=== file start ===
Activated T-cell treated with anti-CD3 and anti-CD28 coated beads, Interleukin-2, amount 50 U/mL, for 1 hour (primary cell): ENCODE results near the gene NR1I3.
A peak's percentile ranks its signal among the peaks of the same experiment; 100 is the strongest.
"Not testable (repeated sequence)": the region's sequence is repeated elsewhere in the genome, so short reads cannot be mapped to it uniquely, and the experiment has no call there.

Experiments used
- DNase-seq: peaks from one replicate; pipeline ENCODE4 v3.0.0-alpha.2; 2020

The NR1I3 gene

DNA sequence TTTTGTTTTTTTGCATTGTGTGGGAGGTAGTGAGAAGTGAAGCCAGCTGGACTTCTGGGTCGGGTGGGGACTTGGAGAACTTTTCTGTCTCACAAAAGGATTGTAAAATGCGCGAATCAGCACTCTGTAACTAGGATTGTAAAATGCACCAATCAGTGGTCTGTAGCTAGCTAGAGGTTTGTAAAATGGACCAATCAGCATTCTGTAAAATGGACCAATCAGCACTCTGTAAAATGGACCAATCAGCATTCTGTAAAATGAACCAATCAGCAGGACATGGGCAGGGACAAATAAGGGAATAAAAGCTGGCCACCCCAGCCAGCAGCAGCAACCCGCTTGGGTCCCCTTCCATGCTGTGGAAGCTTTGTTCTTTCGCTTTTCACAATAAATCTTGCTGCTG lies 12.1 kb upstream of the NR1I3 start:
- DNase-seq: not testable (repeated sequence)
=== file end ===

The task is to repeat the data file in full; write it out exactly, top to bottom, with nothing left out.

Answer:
Activated T-cell treated with anti-CD3 and anti-CD28 coated beads, Interleukin-2, amount 50 U/mL, for 1 hour (primary cell): ENCODE results near the gene NR1I3.
A peak's percentile ranks its signal among the peaks of the same experiment; 100 is the strongest.
"Not testable (repeated sequence)": the region's sequence is repeated elsewhere in the genome, so short reads cannot be mapped to it uniquely, and the experiment has no call there.

Experiments used
- DNase-seq: peaks from one replicate; pipeline ENCODE4 v3.0.0-alpha.2; 2020

The NR1I3 gene

DNA sequence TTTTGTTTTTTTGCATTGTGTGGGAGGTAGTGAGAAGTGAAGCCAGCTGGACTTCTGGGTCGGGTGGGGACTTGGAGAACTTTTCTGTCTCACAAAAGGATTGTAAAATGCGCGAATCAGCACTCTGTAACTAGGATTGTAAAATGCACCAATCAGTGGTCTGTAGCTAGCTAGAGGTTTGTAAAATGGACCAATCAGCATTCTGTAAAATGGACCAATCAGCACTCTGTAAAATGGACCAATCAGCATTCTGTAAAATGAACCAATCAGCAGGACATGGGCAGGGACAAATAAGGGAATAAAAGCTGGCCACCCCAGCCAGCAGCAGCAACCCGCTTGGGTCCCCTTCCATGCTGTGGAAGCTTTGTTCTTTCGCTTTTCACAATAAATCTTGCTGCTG lies 12.1 kb upstream of the NR1I3 start:
- DNase-seq: not testable (repeated sequence)